Table of Contents
The term Alcoholism has lost much of its meaning. It lacks scientific precision and is of little relevance. The term ALCOHOL DEPENDENCE is preferred and has been used by the World Health organisation.
Alcohol dependence results in behavioural responses that include :
A compulsion to take alcohol on a continuous or periodic basis in order to experience its psychic effects. The drinker feels unable to resist the urge to continue drinking as the same amount of his favourite drink does not give him the same psychological effect as before. This is due to tolerance as the body speed up elimination of alcohol and inactivate its effects through the liver and other physiological effects.
To avoid the discomfort of absence of alcohol, the drinker seeks another drink. Tolerance may develop and the person may consume greater amounts to achieve the same psychic state. A person may be dependent on alcohol alone or other drugs.
The continuous alcohol use may lead to physical complications such as liver cirrhosis, seizures or inflamed stomach (gastritis) and psychiatric problems such as delirium tremens, alcoholic psychosis and dementia.
The phrase that a person is "having a problem with drinking" is more acceptable in the early stages of helping the alcohol dependent person. Basically it implies that drinking is out of control either continuously or intermittently. As a result of this the person either causes damage to themselves or other people. This damage may be physical such as the damaging effect of alcohol on his own body or aggression and abuse of others when drunk. The damage may be psychological as the person becomes depressed or suicidal under the influence of alcohol. Socially, alcohol problems cause loss of jobs, domestic aggression and abuse or loss of friends and broken homes.
This implies that there is a physical dependence. Withdrawal of alcohol produces physical symptoms and craving.
This can be defined in terms of drink levels which may cause harm and are above recommended levels.
This can be defined in terms of volume of equivalent absolute alcohol, but it has been customary to use the term UNIT which is approximately equal to 10 mls of absolute alcohol.
^ Beverage ^ Amount ^ Units | BEER | 1 pint | 2 units | STRONG LAGER | 1 pint | 3 units | WINES | 1 bottle - 90 ml | 6 units | WINES | glass - 15 ml | 1- 1.5 units | FORTIFIED WINES | 1 bottle - 125 ml | 15 unit | Sherry, Port, etc.| 1 large glass- 16ml | 2 units | | 1 small glass- 8 ml | 1 unit | SPIRITS Whiskey, Gin, Vodka, Brandy | 1 small glass- 8 ml | 30 units
The Royal College of Physicians, General Practitioners and Psychiatrists have agreed recommended levels.
'''Men should not drink more than 21 Units per week and women not more than 14 Units.'''
A further recommendation is that every person should have at least two drink free days per week.
Where men drink over 50 Units and women over 35 over any period of time there is definite evidence of physical damage. Women achieve higher blood alcohol levels per Unit of alcohol because on average they weigh 20% less than men and their total body fluid is less. There may also be increased tissue susceptibility in women.
Alcohol is rapidly absorbed from an empty stomach reaching peak levels in half an hour. Food delays absorption and flattens the absolute curve. 10 mls (1 Unit) of alcohol can cause a rise in blood alcohol levels between 15 and 20 mgs per 100 ml.
Alcohol is removed from blood and excreted at the rate of about 15 mgs per hour
Average alcohol blood level in mg/100ml # (number of units * absolute alcohol in gm in each unit) - (time in hours * 15mg)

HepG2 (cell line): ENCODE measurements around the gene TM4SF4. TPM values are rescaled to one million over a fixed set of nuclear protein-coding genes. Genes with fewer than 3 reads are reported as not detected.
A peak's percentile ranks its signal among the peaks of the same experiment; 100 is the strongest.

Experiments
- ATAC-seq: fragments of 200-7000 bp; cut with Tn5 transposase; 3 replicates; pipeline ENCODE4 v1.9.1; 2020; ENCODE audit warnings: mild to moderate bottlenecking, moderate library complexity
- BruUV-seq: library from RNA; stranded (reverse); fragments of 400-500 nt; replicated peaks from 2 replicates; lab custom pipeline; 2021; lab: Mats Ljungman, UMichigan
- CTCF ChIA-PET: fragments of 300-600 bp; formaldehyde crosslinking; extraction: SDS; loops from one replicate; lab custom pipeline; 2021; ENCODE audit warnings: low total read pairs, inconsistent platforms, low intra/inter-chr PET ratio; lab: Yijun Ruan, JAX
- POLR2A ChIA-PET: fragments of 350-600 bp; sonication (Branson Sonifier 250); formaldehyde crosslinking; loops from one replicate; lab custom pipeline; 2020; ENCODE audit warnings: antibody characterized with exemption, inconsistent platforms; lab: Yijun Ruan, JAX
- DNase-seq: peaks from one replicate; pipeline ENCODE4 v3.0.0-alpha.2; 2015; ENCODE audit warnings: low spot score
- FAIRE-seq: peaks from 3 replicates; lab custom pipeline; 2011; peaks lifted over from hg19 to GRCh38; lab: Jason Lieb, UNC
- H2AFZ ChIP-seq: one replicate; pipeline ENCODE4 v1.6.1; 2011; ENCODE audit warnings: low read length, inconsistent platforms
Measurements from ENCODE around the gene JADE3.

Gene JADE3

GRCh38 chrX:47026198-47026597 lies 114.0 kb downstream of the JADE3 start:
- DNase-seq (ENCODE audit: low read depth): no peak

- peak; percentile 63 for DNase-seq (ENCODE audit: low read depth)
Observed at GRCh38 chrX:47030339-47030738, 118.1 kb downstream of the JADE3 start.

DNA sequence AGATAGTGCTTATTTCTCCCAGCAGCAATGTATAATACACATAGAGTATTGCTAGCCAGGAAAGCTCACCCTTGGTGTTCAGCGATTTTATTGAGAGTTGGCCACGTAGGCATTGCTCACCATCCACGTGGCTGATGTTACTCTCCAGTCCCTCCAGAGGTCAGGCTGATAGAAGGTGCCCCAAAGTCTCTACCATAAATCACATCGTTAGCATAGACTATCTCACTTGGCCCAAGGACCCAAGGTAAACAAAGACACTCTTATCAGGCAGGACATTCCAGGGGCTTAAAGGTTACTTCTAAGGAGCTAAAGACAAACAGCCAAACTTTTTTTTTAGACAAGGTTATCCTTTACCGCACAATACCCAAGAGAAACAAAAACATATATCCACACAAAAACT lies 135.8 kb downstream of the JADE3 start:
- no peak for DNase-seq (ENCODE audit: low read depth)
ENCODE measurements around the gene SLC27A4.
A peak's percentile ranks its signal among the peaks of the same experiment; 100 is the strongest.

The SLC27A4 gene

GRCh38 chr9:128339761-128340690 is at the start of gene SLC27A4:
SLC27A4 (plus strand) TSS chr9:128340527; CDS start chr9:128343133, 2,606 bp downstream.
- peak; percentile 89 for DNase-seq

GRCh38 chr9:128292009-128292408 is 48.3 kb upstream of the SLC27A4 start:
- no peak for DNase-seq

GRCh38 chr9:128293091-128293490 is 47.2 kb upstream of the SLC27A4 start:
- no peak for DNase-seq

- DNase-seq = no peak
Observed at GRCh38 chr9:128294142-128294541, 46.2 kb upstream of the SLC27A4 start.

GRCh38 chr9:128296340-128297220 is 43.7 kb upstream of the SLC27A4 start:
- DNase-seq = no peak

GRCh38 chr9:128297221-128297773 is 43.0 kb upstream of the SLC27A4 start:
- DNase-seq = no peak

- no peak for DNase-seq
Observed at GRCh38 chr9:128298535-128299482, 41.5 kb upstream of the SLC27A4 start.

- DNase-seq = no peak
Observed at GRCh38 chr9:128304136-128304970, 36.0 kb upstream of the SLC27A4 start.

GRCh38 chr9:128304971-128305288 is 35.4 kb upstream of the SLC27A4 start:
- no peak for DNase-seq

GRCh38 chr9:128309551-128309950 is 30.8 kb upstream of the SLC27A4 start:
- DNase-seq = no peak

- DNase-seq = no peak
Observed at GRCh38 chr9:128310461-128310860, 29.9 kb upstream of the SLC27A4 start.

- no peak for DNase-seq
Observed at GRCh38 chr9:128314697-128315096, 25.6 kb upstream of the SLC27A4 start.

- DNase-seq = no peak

e.g. 12 pints of lager in 4 hours : 1215mg - 415mg # 300 mg/100ml
Alcohol is basically a CNS depressant. Depression of higher functions like inhibitions are the first factors affected giving a sense of inflated self-confidence.
Motor performance is affected very early and has been demonstrated to affect driving skills at levels as low as 30 mgs per 100 ml.
^ Test type ^ England, Wales and Northern Ireland ^ Scotland |Micrograms per 100 millilitres of breath | 35 | 22 | Milligrammes per 100 millilitres of blood | 80 | 50 | Milligrammes per 100 millilitres of urine| 107 | 67
Formerly a number of indirect methods were used to find out how many people were drinking and how much. Such things as mortality statistics from cirrhosis of the liver, and per capita consumption of alcohol were used in complicated calculations. More recently with more open discussion about alcohol consumption surveys gave a more accurate picture of what people drank. In the United Kingdom about 90% of the adult population drink alcohol. The majority in a sensible and enjoyable way or think they do so until proved otherwise by comparing with wider norms. There is evidence that about 30 % of the male population drink more than they ought to over prolonged periods and 20% of men drink more over short periods (the "wild oat" phase of drinking). In women under 10% drink too much over prolonged periods and 20% drink too much over short periods. Clearly with high numbers like that treatment must be from an educational standpoint. Fortunately only relatively few of these will need treatment in the specialist sense.
Surveys have also shown there is a wide variation in drinking patterns throughout the country. This is also reflected in those who are seeking treatment. Nevertheless estimates have been made that between 0.5% and 3% of the population need treatment in the specialist sense. The male to female ratio has been falling and currently stands at about one male to two females. Surveys in general hospitals show that in excess of 20% of hospital beds are taken up with alcohol related diseases.
It has been clear for some time that alcoholism runs in families but it has not been clear if this is genetic or a result of family behaviour patterns. Twin studies have shown that there is a probable genetic factor and specific genetic studies seem to be presenting promising results.